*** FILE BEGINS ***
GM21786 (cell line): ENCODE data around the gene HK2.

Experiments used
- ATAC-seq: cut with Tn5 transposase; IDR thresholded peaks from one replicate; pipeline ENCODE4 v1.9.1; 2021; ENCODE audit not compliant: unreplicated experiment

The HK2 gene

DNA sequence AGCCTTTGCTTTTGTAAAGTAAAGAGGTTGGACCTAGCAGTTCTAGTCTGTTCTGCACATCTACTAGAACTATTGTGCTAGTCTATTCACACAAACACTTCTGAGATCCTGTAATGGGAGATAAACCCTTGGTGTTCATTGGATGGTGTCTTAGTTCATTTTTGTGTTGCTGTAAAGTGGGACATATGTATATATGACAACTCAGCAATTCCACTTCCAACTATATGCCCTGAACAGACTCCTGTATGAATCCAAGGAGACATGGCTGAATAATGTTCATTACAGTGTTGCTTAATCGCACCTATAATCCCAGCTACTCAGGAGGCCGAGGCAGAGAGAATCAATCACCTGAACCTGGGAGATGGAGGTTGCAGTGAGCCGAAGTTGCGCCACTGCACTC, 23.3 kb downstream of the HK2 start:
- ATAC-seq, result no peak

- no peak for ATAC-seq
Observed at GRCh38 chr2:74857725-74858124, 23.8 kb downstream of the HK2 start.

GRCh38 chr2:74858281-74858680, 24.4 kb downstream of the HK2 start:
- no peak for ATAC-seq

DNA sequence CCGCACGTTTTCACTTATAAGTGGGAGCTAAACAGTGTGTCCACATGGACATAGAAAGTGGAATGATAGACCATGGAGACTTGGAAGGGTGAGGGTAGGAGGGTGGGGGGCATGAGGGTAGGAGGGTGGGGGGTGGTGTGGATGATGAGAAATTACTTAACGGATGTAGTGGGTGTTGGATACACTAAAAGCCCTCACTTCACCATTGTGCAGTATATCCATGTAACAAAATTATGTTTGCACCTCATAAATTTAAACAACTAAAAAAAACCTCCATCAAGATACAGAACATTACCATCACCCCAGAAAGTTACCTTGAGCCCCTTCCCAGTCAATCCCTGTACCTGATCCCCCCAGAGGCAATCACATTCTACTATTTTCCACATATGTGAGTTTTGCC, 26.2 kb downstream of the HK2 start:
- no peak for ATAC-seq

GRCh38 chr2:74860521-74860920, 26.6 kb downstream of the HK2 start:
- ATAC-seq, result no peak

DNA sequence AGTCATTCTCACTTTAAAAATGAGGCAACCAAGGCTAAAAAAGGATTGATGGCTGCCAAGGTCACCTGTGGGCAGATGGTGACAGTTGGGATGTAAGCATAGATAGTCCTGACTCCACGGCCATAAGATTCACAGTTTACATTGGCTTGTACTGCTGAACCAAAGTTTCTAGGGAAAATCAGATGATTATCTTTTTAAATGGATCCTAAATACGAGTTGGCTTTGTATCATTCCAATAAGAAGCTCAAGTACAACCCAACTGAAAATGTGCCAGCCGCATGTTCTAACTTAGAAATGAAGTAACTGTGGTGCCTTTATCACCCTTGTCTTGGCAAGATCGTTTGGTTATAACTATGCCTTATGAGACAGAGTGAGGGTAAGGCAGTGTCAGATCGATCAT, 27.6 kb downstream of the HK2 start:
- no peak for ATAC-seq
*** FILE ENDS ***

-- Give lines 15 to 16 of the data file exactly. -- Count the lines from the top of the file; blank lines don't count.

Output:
DNA sequence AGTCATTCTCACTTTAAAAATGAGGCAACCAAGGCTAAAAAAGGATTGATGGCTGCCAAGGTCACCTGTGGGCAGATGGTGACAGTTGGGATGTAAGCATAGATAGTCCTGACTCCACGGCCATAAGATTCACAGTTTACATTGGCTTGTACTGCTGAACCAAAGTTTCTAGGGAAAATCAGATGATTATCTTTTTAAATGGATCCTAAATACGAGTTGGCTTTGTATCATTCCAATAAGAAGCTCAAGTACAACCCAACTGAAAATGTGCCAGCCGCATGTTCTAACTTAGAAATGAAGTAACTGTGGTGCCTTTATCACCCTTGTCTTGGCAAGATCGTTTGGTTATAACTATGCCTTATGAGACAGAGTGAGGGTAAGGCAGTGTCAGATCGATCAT, 27.6 kb downstream of the HK2 start:
- no peak for ATAC-seq